Cranked-Arrow Wing Aerodynamics Project (CAWAP)
NASA's single-seat F-16XL (ship #1), tail number 849, is stationed at Dryden Flight Research Center, Edwards, CA. It arrived at Dryden on March 10, 1989, from General Dynamics in Fort Worth, TX.
Previously, the aircraft was used in the Cranked-Arrow Wing Aerodynamics Project (CAWAP) to test boundary layer pressures and distribution. The modified airplane featured a delta "cranked-arrow" wing with strips of tubing along the leading edge to the trailing edge to sense static on the wing and obtain pressure distribution data. The right wing received data on pressure distribution and the left wing had three types of instrumentation - preston tubes to measure local skin friction, boundary layer rakes to measure boundary layer profiles (the layer where the air interacts with the surfaces of a moving aircraft), and hot films to determine boundary layer transition locations.
The XL-1 aircraft provided aerodynamic data for NASA's High Speed Civil Transport (HSCT) research program. The unique cranked-arrow wing shape provided better low-speed lift and handling characteristics than the modified "double-delta" wing used on the Concorde supersonic transport (SST).
The first flight of CAWAP occurred in November 1995, and the test program ended in April 1996.
Sonic Boom Studies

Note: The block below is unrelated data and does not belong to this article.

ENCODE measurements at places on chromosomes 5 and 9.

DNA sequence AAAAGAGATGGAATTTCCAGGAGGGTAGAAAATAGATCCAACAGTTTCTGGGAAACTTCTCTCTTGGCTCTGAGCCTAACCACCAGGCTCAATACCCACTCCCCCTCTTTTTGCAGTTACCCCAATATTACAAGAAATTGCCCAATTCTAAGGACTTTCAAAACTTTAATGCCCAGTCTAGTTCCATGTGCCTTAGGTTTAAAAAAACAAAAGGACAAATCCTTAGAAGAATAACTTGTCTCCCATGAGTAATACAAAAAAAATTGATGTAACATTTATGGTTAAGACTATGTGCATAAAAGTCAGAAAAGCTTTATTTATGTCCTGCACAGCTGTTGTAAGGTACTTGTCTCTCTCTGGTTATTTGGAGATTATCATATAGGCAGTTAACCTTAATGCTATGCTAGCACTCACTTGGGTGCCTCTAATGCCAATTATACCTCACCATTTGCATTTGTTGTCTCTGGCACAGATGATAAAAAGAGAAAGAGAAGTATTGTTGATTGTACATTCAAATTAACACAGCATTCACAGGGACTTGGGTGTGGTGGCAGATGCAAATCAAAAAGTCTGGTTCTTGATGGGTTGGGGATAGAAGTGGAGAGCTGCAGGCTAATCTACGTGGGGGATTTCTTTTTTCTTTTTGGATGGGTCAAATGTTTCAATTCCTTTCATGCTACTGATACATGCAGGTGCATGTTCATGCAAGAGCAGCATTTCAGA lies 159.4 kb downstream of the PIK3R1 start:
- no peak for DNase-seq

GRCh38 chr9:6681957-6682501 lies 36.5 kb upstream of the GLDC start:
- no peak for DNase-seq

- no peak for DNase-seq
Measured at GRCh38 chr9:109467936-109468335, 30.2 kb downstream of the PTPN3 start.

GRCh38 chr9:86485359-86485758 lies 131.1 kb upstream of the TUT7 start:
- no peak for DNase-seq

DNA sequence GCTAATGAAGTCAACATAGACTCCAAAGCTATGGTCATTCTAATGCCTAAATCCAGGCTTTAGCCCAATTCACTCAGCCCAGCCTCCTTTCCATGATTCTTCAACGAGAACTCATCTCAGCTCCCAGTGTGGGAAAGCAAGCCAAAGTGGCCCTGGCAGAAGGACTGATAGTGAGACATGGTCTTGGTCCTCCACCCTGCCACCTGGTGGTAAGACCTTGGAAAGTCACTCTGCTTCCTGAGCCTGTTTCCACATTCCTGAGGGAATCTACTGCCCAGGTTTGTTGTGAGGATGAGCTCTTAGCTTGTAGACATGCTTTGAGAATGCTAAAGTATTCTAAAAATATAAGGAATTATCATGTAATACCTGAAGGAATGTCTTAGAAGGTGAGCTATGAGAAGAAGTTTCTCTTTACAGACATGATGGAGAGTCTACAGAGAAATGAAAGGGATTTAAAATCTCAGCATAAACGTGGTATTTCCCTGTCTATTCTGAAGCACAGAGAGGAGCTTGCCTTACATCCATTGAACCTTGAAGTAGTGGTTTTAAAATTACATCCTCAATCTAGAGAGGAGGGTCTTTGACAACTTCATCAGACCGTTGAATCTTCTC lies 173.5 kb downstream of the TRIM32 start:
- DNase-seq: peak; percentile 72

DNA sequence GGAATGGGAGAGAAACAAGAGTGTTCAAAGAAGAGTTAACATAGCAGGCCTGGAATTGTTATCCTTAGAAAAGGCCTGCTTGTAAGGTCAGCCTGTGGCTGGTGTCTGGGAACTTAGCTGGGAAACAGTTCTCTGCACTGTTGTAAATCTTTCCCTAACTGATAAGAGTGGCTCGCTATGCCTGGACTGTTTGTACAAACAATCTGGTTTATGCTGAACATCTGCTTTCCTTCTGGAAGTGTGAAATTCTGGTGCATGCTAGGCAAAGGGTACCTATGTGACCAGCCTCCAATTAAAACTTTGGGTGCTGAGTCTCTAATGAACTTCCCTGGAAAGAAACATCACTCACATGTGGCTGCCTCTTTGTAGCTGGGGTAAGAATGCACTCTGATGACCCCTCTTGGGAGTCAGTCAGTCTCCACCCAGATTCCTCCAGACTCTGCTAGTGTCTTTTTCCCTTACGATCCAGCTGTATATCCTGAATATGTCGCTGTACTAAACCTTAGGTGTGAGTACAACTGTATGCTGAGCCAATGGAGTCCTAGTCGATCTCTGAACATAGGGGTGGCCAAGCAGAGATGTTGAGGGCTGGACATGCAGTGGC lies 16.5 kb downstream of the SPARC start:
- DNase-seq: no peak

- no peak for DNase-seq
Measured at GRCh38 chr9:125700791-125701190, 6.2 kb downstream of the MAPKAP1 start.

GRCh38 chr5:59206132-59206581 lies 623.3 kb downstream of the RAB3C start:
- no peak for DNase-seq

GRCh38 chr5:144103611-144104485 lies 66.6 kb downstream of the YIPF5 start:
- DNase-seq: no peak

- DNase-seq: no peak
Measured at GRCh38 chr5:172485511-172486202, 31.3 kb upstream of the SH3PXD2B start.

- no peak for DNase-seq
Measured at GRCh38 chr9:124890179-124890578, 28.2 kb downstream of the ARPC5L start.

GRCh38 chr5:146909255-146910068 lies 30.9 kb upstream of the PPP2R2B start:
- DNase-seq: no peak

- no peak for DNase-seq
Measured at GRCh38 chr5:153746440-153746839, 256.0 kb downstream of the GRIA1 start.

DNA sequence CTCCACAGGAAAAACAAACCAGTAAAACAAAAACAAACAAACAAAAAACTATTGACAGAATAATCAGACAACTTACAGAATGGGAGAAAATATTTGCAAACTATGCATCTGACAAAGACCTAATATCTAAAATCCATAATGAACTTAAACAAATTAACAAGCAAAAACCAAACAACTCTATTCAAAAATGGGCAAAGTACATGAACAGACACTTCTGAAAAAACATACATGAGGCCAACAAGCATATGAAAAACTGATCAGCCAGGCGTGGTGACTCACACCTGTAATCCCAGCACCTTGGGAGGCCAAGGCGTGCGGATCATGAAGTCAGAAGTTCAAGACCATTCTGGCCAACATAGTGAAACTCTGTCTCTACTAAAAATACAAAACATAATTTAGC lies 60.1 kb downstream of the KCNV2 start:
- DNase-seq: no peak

The F-16XL Ship #1 was used to investigate the characteristics of sonic booms for NASA's High Speed Research Program. During the series of sonic boom research flights, the F-16XL flew 200 feet behind a NASA SR-71 to probe the boundary of the SR-71's supersonic shock wave, recording their shape and intensity. Data from the program could be used in the development of a high-speed civilian transport (HSCT). The studies helped HSCT engineers to better understand supersonic shock waves to reduce sonic boom intensity near populated areas.
Supersonic Laminar Flow Studies
The F-16XL aircraft was flown in a NASA-wide program to improve laminar airflow on aircraft flying at sustained supersonic speeds. It was the first program to look at laminar flow on swept wings at speeds faster than sound. Technological data from the program could assist in the development of future high-speed aircraft, including commercial transports.
The XL-1 aircraft was upgraded with a new Digital Flight Control System (DFCS) in 1997. The DFCS upgrade allowed NASA's F-16XL-1 the flexibility needed to perform experiments which required major new flight control functions or capabilities. The initial flight test objectives for the modified aircraft verified that the DFCS functioned properly and that the performance and handling qualities were acceptable throughout the flight envelope.
The digital flight control system was compatible with a Research Flight Control System (RFCS) that could be installed when necessary. RFCS capability provided a flexible, reliable, and safe means to modify the aircraft control system. The RFCS computer significantly increased computational speed and computer memory.